February 6, 2011 Shanghai, China 1:45 pm
Where am I? Where am I going?
Home and Weddings
I know its been forever. So much has happened. I’ll start with the recent stuff as its more fresh.
The past few months have been sort of a whirlwind, in particular this past month. From January 11 to February 15, I will not sleep in one city for more than 3 days in a row. I won’t bore you with the crazy itinerary details, but this is a list of my destinations: Hangzhou; Sugar Land; College Station; Sugar Land; Charleston, South Carolina; Sugar Land; New York; Dubai; Shanghai; Hangzhou; Shanghai; Hong Kong; Shanghai. Whew. It began with the annual marathon migration home. From my door in Hangzhou to my door in Sugar Land, its over 40 hours real time. At the moment I’m still living as a homeless nomad. To be honest I’m fond of traveling, and I kind of like it. The only difficult thing is laundry. But traveling and living overseas has freed me from the American standard of only wearing a pair of clothes one time before washing. With deodorant and cologne, one can get many more days out of a pair of clothes.
This past year, I didn’t make it home for Christmas. It was my first Christmas outside of the US, and to be honest, it was fine. Our school was generous enough to provide for us the buffet Christmas dinner at the Shangri-La hotel in Hangzhou. It was quite good, and I stuffed myself to capacity, making sure to take full advantage of the chocolate fountain. New Year’s was also my first outside America, and I can tell you it’s about the same here as at home. People either do nothing, or just go out to a bar for drinks. I came home early.
I finished my time at EF Hangzhou and headed back to Texas in January. My year in Hangzhou was wonderful in most ways. I made some awesome friends that I really cherish, and Hangzhou is definitely my favorite city in China. But in some ways I’m happy to move on, career wise.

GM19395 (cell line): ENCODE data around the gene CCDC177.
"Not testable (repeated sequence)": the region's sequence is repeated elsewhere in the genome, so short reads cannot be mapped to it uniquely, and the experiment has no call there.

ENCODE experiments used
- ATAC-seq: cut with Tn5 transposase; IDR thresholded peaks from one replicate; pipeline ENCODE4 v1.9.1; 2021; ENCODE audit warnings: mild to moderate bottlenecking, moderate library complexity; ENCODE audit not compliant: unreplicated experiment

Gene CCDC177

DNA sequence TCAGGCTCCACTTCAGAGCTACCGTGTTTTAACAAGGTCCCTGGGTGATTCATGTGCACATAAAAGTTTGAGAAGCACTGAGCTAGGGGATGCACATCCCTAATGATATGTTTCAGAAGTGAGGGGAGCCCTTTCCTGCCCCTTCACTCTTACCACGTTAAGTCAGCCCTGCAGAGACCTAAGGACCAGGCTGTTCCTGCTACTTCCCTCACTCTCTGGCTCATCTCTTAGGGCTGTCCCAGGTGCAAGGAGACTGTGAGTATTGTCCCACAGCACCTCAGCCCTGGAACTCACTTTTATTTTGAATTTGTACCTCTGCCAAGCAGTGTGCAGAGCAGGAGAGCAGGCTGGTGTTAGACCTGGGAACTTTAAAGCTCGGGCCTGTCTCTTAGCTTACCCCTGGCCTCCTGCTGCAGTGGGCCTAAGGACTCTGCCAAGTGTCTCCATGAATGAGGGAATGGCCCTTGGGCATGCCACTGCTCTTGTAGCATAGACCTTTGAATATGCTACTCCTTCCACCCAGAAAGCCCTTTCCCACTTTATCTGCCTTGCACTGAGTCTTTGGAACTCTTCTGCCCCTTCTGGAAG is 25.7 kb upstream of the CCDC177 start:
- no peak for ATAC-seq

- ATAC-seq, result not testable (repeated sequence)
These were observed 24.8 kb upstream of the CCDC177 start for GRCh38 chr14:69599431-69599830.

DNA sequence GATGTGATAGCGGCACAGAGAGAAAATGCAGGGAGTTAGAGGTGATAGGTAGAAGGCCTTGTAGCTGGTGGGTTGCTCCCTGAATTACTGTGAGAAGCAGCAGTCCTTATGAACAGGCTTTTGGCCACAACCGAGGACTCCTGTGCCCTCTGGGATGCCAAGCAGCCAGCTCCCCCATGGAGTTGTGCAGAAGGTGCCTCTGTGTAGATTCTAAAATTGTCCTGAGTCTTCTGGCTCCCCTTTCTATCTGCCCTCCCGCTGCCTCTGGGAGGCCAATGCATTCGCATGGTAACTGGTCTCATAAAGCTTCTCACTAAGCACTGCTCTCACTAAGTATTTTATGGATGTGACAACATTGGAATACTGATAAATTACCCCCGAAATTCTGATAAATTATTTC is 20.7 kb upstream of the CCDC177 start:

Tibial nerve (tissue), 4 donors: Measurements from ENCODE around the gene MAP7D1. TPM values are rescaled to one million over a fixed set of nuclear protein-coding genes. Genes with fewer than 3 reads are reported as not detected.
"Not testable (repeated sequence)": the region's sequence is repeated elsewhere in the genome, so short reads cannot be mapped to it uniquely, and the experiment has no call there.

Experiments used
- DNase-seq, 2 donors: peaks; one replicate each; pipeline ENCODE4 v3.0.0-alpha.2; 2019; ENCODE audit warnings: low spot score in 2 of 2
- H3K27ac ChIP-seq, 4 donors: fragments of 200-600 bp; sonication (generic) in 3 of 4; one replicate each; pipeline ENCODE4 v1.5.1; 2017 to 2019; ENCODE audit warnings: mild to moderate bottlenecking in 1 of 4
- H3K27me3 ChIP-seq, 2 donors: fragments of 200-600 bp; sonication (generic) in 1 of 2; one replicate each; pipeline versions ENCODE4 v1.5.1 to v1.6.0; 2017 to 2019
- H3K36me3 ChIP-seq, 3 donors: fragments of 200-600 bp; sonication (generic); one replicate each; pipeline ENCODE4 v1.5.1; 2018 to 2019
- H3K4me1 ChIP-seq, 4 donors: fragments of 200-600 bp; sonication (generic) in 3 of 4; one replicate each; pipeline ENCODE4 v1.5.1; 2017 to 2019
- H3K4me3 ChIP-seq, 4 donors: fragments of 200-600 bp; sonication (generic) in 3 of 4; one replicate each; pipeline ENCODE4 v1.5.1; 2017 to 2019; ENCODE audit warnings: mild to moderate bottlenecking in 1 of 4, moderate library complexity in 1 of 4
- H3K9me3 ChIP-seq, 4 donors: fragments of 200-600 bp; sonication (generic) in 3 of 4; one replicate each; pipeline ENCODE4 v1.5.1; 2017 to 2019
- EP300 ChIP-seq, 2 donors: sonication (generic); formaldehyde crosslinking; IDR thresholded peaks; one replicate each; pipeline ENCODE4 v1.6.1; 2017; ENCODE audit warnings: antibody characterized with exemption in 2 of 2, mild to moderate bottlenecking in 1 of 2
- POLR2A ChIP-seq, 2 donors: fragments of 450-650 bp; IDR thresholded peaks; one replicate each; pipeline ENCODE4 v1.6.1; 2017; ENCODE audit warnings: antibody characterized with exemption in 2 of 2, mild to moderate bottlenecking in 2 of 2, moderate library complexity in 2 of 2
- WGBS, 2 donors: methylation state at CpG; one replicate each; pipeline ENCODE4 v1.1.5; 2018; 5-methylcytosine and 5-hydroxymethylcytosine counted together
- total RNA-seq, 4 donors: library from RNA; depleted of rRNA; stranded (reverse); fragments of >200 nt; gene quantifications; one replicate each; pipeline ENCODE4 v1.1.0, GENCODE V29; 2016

Where am I? Where am I going?
The last few months I’ve been through quite a journey, at least in searching and decision making regarding my current and future career path. I came to a point where I felt like I had done as much as I really can in English teaching, and was ready to move on to something else. I felt if I stayed teaching another year, I would just be stagnant, and not progressing. That is never a good place to be. But I wasn’t ready yet to leave China. So I began searching in earnest for a Biomedical Engineering related job in China. After exhausting all known avenues, I realized that there really are no entry level engineering positions for foreigners in China. So I had resigned myself to teach one more year, and then try to enter graduate school. I had found a better teaching job – read much more money – and had already taken it. Right about this time, I heard that the product development department of my company, English First, was looking at making mobile phone applications for learning English. Now this was interesting to me because I have been teaching myself how to program for the Android operating system for the past year or so. Anyway, I just contacted the corporate office of English First, to see what kind of stuff they were doing. Next thing I know, they offered me a job as Project Manager of Mobile Product Development. I’m quite excited. In one sense it’s not what I was looking for – it’s not a Biomedical Engineering job. But in another sense, it’s a perfect opportunity for me. I get to combine my technical background with teaching English, I get to stay in China, and I get to ‘move up in the world’ to an expat job that is not teaching. So next week I will move to Shanghai and begin my new job. As to long term…who knows? I’m happy where I am.
Home and Weddings
Home, as always, is good. Got to spend some good, albeit short, time with my parents, and family. Got to reconnect with quite a few friends. Attended a good friend’s wedding, and got invitations to half a dozen more that I’ll miss. Living overseas and traveling teaches you many things; one is that food, culture, language, buildings, jobs, etc all change a lot depending on your location, but its people that are important. I feel blessed to know so many great people in many places. I really enjoyed reconnecting with many of those people in the US.